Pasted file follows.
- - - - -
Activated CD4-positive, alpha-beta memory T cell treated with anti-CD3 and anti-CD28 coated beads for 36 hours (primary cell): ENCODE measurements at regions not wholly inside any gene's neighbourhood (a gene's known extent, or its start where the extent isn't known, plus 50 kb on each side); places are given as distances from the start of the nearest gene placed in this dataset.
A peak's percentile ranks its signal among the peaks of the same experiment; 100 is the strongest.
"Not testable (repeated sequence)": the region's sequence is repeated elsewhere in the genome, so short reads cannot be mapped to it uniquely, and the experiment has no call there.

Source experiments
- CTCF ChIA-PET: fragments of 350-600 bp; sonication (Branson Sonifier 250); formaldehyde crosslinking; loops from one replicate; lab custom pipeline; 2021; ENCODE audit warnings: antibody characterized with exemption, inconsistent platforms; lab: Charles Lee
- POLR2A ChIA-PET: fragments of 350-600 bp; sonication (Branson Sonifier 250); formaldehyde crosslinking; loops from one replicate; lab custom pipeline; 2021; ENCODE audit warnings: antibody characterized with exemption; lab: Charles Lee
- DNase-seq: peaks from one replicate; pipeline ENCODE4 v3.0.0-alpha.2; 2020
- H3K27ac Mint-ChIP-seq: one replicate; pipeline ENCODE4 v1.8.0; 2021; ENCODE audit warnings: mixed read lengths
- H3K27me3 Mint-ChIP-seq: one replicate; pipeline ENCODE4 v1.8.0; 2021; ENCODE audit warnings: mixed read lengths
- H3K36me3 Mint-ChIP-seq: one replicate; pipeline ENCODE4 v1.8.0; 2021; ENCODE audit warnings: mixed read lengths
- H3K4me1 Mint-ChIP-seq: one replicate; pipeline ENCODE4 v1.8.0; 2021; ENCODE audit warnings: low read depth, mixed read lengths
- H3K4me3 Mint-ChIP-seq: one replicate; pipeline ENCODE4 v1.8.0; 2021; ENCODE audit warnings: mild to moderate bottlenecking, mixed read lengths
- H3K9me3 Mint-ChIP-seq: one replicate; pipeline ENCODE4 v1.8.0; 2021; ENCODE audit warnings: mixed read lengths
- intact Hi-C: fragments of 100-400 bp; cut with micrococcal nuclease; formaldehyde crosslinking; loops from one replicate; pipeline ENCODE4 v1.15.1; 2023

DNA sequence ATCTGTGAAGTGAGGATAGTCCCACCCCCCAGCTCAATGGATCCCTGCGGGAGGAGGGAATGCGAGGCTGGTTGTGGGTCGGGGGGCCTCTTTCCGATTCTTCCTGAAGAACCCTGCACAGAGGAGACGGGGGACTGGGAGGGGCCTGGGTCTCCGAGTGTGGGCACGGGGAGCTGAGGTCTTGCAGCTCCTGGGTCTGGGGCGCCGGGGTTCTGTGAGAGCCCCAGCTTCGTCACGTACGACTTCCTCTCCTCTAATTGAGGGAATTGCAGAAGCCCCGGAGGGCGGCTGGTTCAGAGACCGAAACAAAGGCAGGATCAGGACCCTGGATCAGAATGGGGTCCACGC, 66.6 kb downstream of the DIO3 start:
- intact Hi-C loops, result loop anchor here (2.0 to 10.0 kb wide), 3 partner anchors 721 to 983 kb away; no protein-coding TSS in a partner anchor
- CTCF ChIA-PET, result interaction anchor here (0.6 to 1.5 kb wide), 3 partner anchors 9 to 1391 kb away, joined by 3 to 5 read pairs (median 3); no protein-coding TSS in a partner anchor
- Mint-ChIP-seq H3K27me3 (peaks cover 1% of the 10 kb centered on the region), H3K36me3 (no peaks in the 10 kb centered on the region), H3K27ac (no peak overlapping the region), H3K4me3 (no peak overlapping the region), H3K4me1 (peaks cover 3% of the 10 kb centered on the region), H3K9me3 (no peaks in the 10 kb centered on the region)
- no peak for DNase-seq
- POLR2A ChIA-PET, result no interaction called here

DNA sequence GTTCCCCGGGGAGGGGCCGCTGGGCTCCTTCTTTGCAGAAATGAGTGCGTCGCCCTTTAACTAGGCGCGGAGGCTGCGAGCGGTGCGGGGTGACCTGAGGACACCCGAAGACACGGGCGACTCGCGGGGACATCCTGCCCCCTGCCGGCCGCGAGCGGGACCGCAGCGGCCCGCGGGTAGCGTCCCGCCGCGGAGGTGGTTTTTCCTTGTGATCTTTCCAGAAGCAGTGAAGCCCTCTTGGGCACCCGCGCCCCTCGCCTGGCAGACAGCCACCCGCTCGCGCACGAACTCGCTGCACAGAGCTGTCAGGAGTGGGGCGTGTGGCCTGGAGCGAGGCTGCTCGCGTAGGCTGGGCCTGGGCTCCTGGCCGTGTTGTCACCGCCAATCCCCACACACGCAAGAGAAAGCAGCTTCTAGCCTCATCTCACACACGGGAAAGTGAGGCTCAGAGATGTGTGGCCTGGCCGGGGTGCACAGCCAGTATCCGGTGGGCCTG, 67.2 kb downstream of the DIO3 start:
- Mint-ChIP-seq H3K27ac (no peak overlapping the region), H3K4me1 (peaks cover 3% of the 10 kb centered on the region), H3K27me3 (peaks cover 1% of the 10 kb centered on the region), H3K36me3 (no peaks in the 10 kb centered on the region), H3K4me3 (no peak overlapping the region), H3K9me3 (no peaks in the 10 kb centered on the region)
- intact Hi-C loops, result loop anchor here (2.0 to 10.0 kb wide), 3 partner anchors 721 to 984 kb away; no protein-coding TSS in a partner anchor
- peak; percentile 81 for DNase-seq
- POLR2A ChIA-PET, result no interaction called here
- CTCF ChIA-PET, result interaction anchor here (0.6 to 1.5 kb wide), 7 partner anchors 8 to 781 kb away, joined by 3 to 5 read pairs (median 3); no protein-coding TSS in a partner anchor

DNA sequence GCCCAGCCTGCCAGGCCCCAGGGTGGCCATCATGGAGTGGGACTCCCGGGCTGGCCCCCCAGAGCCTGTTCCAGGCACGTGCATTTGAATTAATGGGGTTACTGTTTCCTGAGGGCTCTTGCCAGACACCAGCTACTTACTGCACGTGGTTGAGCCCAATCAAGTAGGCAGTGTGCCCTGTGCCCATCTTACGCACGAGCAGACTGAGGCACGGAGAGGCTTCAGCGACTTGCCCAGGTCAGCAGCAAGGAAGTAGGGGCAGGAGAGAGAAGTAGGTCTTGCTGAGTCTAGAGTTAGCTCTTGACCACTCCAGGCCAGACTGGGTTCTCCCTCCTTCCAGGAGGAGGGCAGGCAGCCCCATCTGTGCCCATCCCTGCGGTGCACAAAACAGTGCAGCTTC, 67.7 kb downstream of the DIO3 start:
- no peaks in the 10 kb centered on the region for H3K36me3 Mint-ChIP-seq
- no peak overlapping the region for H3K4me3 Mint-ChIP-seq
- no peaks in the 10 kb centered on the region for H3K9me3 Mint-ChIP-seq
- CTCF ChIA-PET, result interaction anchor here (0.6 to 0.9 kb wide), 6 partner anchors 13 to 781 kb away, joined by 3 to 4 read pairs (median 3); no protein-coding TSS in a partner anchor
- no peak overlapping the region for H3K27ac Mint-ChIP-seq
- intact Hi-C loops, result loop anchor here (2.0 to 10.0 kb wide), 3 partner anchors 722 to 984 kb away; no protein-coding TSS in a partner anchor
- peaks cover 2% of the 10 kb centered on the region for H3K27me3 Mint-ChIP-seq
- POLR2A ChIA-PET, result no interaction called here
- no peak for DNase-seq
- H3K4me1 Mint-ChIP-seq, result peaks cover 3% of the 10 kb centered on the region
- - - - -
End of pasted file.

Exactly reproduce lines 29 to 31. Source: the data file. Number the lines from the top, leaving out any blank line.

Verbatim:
- no peak overlapping the region for H3K4me3 Mint-ChIP-seq
- no peaks in the 10 kb centered on the region for H3K9me3 Mint-ChIP-seq
- CTCF ChIA-PET, result interaction anchor here (0.6 to 0.9 kb wide), 6 partner anchors 13 to 781 kb away, joined by 3 to 4 read pairs (median 3); no protein-coding TSS in a partner anchor